With a lot of patience and consistency, the results of organic marketing can be exponential, according to Ormand. “It’s kind of a snowball effect in a positive way,” he said. “What you’ll get back in leads and traffic from that single piece of content is amazing, and it’s free,” he said. Your content starts to drive traffic to your site, which in turn pushes you up the search-ranking index, which then gets you even more visibility.
Paid marketing, on the other hand, is sometimes referred to as outbound or push marketing. Whereas organic marketing tactics like SEO take a longer time to see results, a PPC campaign can put a business on the first page for a search term in just a day.
In fact, seven million advertisers invested a collective $10.1 billion in PPC ads in 2017 alone, largely because they’re a far-reaching and fast way to grow awareness and generate leads. And paid search isn’t going anywhere. The industry is predicted to reach $123 billion by 2021, accounting for 18% of total ad spend.
An added benefit of using paid marketing is the ability to home in on your target audience. For example, within Google Ads, you can identify the terms people use to search for businesses like yours—and even target those prospects further by their location, device type, and other factors. And the instant you find out what ads are working (or not working) it’s easy to adjust and optimize your campaigns for the best performance. Unlike the slow build of organic marketing, paid search is quick and nimble, allowing you to respond in real-time to the market.
Although the debate around paid vs. organic marketing has carried on for some time now, many forward-thinking marketers are discovering that the real question isn’t deciding between one approach or the other—but rather figuring out how to combine the two for the biggest impact.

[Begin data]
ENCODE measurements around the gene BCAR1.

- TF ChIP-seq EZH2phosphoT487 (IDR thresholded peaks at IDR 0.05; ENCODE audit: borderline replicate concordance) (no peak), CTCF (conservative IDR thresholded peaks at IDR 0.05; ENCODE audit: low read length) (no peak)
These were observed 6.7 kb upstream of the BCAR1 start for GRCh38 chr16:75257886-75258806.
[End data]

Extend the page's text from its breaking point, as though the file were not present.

Blending paid and organic marketing on a budget
How much should you spend on marketing? For businesses that earn less than $5 million a year with a net profit in the 10-12% range, the US Small Business Administration recommends spending 7-8% of gross revenue on marketing efforts across the board. Other experts take an even more conservative approach, recommending that only 2-5% be spent on marketing.
After going through a ground-up rebrand of his company, Ormand’s marketing strategy included a mix of both paid and organic marketing. Along with teaming up with a professional marketing partner, their budget included:
- Developing highly repurposable content
- Hosting lunch ‘n’ learns to establish authority
- Public-speaking gigs at local networking events
“We’re scrappy, so this is what I like thinking of as a multi-pronged attack,” Ormand said. “It takes time, it takes effort, but it’s going to be a whole new avenue of lead generation for us.”
Whether you stick with free, organic options, or invest in paid marketing to expand your network, you’ll need to consistently share relevant, high-quality content to engage your audience. To learn more about crafting a sales and marketing strategy that works for your MSP business, download The Ultimate Guide to Sales and Marketing.